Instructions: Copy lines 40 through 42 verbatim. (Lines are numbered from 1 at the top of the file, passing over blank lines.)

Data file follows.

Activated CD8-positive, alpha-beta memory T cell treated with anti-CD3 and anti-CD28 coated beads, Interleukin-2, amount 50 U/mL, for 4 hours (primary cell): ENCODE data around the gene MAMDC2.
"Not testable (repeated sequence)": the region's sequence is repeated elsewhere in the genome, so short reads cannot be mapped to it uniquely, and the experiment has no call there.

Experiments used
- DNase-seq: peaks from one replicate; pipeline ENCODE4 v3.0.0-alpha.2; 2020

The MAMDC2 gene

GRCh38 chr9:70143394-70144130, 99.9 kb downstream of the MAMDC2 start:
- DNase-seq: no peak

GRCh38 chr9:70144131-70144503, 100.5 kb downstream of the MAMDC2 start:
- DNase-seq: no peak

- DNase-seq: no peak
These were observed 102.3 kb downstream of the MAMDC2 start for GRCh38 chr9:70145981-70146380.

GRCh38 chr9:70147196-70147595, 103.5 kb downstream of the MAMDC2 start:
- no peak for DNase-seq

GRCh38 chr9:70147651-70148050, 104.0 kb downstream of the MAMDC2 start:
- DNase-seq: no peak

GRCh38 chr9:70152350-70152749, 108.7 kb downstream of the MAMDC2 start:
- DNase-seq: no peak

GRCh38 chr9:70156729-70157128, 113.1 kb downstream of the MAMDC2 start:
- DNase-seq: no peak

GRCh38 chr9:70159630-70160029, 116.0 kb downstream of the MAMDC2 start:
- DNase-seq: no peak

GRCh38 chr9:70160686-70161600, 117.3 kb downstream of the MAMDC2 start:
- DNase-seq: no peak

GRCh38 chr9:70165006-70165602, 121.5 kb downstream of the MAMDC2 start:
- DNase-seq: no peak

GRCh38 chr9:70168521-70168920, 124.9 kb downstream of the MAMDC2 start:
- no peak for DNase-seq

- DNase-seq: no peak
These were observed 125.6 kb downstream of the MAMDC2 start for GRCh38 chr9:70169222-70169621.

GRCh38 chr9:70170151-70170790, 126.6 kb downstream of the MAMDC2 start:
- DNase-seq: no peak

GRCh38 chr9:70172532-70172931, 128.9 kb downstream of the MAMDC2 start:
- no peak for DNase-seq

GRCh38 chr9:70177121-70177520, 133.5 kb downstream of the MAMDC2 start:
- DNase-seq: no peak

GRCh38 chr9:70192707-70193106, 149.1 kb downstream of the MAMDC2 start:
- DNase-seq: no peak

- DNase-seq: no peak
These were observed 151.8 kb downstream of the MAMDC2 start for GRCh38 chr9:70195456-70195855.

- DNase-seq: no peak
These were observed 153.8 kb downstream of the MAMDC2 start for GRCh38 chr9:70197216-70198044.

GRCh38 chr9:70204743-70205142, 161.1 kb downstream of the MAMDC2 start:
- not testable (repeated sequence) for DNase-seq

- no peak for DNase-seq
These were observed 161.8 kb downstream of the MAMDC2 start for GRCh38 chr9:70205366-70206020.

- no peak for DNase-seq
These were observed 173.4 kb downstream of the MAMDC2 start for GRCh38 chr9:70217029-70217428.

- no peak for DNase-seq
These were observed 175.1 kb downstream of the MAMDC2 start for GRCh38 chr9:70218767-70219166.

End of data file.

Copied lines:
- DNase-seq: no peak
These were observed 153.8 kb downstream of the MAMDC2 start for GRCh38 chr9:70197216-70198044.

GRCh38 chr9:70204743-70205142, 161.1 kb downstream of the MAMDC2 start: